MFA Fine Arts Faculty Chitra Ganesh and Marc Robinson were recently announced as two of the five Princeton Hodder Fellows.
Hodder Fellows may be writers, composers, choreographers, visual artists, performance artists, or other kinds of artists or humanists who have, as the program outlines, “much more than ordinary intellectual and literary gifts.” Artists from anywhere may apply in the early fall each year for the following academic year. Past Hodder Fellows have included poet Michael Dickman, novelist Chimamanda Ngozi Adichie, playwright Will Eno, choreographer Nora Chipaumire, and composer and lyricist Michael Friedman.
Chitra Ganesh graduated magna cum laude from Brown University with a B.A. in Comparative Literature and Art-Semiotics, and received her M.F.A. from Columbia University in 2002. She has been the recipient of numerous grants and fellowships, including a John Simon Guggenheim Memorial Foundation Fellowship in the Creative Arts, and most recently the Juncture fellowship in Arts and Human Rights at the Yale University Law School. Her drawing-based practice brings to light narrative representations of femininity, sexuality, and power typically absent from canons of literature and art. Her wall installations, comics, charcoal drawings, and mixed media works on paper often take historical and mythic texts as inspiration and points of departure to complicate received ideas of iconic female forms. For over a decade, Ganesh’s work has been widely exhibited both locally and internationally and is held in prominent public collections such as the Philadelphia Museum of Art, San Jose Museum of Art, Whitney Museum, and Museum of Modern Art. She is one of five artists whose work is currently on view through January 22 as part of the Princeton University Art Museum’s exhibition, “Contemporary Stories: Revisiting South Asian Narratives.” During the fellowship year, Ganesh will pursue work on a multi-part feminist science fiction print project.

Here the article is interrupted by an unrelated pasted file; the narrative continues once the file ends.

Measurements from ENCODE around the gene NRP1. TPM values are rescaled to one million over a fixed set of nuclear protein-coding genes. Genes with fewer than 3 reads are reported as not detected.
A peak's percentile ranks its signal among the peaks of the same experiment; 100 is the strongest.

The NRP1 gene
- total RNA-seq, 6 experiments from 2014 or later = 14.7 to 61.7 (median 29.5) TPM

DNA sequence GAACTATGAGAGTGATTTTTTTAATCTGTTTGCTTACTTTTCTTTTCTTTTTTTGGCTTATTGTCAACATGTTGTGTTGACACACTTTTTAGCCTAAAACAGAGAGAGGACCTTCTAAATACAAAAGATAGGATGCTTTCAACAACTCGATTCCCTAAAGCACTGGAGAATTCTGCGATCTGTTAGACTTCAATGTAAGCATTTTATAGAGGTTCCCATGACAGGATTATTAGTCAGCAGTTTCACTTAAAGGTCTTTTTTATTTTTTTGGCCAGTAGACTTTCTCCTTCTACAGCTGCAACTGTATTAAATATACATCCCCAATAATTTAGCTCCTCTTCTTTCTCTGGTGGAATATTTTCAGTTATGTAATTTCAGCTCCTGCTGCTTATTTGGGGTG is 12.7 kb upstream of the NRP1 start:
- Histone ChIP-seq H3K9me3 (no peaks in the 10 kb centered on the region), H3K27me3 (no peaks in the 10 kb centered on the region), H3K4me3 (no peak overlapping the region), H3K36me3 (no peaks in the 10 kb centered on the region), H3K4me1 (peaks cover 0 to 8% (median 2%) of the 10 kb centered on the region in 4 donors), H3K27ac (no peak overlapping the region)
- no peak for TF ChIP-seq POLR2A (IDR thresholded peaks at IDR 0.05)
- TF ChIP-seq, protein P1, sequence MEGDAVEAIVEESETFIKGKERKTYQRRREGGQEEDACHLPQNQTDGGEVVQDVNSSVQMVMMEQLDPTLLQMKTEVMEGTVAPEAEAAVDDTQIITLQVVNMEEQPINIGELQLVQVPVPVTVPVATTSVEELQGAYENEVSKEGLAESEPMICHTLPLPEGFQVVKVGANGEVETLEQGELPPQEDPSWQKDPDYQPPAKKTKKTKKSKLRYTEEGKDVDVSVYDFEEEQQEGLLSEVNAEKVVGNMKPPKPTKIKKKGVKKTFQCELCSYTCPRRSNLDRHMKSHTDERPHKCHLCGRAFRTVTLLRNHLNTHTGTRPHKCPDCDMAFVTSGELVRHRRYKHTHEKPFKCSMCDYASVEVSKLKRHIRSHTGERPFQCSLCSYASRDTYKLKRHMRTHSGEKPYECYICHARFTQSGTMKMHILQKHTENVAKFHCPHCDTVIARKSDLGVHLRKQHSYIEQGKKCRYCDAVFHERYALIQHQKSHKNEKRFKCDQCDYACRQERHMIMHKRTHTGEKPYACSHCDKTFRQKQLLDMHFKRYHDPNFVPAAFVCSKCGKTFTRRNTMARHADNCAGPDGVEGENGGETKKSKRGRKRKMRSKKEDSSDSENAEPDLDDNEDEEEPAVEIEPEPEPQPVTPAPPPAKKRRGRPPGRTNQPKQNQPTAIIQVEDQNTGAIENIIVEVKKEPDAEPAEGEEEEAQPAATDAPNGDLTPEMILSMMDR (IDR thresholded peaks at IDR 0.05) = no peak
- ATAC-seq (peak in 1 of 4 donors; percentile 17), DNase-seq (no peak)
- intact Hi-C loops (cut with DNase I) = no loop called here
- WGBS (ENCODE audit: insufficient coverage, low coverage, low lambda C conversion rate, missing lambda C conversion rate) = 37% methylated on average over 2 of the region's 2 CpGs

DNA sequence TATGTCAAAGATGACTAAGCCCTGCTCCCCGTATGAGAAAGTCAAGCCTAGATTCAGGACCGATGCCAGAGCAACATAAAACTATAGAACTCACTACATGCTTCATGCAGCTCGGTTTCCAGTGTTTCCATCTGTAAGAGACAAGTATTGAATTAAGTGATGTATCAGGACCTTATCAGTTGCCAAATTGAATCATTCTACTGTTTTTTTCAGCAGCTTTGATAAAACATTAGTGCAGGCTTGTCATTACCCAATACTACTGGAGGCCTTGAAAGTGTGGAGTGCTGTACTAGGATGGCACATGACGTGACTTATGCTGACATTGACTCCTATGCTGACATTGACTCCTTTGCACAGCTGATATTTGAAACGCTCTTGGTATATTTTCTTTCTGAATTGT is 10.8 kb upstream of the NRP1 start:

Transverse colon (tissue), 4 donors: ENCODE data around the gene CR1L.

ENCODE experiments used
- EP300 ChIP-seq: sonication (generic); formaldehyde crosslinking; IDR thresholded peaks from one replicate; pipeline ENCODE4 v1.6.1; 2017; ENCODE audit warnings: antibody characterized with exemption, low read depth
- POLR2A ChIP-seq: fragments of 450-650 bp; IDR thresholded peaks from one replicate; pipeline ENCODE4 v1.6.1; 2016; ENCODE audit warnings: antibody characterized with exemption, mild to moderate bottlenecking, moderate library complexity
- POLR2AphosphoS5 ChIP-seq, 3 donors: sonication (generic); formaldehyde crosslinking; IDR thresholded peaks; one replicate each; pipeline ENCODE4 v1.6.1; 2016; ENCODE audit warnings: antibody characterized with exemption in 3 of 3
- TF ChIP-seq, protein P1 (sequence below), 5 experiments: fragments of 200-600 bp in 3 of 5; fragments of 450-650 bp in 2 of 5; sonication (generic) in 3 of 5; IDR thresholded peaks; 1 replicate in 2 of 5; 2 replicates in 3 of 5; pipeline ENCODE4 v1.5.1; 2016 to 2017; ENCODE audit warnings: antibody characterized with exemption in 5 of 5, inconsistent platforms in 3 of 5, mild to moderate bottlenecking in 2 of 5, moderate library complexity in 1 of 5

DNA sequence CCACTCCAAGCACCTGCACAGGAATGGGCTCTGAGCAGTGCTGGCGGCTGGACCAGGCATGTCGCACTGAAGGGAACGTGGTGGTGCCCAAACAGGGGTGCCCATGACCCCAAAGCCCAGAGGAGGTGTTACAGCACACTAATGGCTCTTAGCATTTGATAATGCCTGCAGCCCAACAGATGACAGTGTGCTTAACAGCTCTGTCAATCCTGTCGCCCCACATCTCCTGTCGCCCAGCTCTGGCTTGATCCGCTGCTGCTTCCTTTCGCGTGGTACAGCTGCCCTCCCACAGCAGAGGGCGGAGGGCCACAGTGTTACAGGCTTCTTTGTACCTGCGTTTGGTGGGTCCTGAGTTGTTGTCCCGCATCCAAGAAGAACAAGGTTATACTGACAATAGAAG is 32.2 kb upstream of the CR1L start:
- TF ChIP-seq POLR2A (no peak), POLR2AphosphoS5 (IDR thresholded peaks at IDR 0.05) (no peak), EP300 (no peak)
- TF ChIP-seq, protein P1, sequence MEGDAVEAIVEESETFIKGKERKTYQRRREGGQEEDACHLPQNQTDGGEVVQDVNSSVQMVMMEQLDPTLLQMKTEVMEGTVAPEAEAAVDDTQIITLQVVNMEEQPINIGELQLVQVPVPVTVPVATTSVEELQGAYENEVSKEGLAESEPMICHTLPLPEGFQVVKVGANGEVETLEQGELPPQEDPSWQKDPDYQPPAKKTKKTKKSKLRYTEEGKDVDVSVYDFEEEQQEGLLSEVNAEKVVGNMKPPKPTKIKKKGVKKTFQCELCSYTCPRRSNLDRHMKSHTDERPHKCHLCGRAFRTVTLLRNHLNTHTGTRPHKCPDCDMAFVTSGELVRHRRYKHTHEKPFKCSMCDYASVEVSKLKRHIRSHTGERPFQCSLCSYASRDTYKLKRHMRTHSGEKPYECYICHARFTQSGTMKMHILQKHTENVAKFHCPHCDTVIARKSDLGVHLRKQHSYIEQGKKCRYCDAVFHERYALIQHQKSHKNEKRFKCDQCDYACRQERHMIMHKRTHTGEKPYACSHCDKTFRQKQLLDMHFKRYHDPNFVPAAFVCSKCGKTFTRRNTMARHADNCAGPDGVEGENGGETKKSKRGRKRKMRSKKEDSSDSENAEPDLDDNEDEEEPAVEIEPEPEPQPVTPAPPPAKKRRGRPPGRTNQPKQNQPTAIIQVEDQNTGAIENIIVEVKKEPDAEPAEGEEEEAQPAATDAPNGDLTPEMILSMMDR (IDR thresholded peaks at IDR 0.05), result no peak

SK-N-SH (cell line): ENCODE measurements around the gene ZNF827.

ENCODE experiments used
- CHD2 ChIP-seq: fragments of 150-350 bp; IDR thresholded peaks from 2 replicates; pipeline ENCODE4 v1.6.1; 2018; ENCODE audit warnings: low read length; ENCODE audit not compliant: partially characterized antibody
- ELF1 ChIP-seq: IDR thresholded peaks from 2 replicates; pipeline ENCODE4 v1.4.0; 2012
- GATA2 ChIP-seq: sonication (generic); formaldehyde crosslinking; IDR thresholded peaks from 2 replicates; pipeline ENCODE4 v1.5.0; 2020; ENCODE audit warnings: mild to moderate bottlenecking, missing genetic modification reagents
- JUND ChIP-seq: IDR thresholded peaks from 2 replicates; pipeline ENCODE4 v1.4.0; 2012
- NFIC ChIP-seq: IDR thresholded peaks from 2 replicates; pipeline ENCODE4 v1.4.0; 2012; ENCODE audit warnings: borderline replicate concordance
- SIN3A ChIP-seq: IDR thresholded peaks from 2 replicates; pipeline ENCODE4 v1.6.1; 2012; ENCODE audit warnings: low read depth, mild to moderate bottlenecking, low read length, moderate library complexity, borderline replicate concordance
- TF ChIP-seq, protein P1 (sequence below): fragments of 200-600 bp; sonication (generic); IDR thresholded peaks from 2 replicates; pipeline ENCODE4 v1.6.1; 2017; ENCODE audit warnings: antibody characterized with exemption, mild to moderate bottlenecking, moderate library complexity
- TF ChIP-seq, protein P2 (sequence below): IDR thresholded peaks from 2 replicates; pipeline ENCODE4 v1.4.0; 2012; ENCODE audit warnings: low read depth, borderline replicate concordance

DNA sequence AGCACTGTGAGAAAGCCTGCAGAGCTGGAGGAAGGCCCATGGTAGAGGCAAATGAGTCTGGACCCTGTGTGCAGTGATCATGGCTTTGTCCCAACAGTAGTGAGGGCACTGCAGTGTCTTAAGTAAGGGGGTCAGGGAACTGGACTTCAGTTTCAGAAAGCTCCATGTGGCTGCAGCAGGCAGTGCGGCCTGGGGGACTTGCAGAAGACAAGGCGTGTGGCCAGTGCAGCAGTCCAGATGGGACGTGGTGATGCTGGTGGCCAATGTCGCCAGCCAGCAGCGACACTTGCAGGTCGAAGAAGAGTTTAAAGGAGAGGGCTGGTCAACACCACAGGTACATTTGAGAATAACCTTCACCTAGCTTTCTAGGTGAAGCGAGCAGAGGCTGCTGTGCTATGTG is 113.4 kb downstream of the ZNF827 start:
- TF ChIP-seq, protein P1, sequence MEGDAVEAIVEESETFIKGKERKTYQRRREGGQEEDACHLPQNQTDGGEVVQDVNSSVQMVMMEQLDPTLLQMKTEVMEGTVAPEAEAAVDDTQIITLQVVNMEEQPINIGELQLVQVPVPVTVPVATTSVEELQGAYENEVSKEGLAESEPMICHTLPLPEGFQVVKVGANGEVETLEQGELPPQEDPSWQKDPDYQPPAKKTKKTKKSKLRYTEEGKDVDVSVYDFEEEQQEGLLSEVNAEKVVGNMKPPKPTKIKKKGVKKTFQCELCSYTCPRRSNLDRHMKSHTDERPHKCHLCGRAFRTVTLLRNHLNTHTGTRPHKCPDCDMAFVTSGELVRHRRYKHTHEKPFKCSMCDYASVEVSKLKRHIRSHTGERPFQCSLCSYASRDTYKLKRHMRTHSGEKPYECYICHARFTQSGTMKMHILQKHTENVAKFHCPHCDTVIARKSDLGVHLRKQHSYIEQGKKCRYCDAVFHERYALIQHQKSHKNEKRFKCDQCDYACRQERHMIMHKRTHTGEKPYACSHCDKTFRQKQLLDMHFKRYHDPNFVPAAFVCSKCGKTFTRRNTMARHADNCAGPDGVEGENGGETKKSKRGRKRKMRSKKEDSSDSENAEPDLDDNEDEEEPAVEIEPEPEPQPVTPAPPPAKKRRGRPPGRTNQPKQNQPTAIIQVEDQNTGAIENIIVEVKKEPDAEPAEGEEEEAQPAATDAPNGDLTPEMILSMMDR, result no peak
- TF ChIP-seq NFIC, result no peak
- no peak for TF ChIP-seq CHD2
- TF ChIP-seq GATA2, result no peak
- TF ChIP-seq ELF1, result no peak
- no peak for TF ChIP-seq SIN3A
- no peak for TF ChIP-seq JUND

Marc Andre Robinson works in sculpture, drawing, and video that revolve around a psychology of historical, cultural, and familial belonging. His work has been presented nationally by the Studio Museum in Harlem, Museum of Art and Design New York, New Museum of Contemporary Art, and the Birmingham Museum of Art, and internationally by Galleria d’Arte Moderna in Turin and the Centre for Contemporary Arts, Glasgow. His awards include an Art Matters grant to travel to South Africa in 2010 and residencies at the Studio Museum in Harlem, the Lower Manhattan Cultural Council, and The Rocktower in Kingston, Jamaica. Born in Los Angeles, Robinson studied at the Pennsylvania Academy of Fine Arts, the Maryland Institute College of Art, and the Whitney Independent Study Program. He lives and works in Brooklyn and currently teaches at Parsons School of Design and Columbia University. With the Hodder fellowship, Robinson will integrate 3D scanning and modeling technology into his studio practice with a focus on creating outdoor works. In addition to creating new work, Hodder Fellows may engage in lectures, readings, performances, exhibitions and other events at the Lewis Center for the Arts, most of which are free and open to the public.
You can read more about the other fellows here.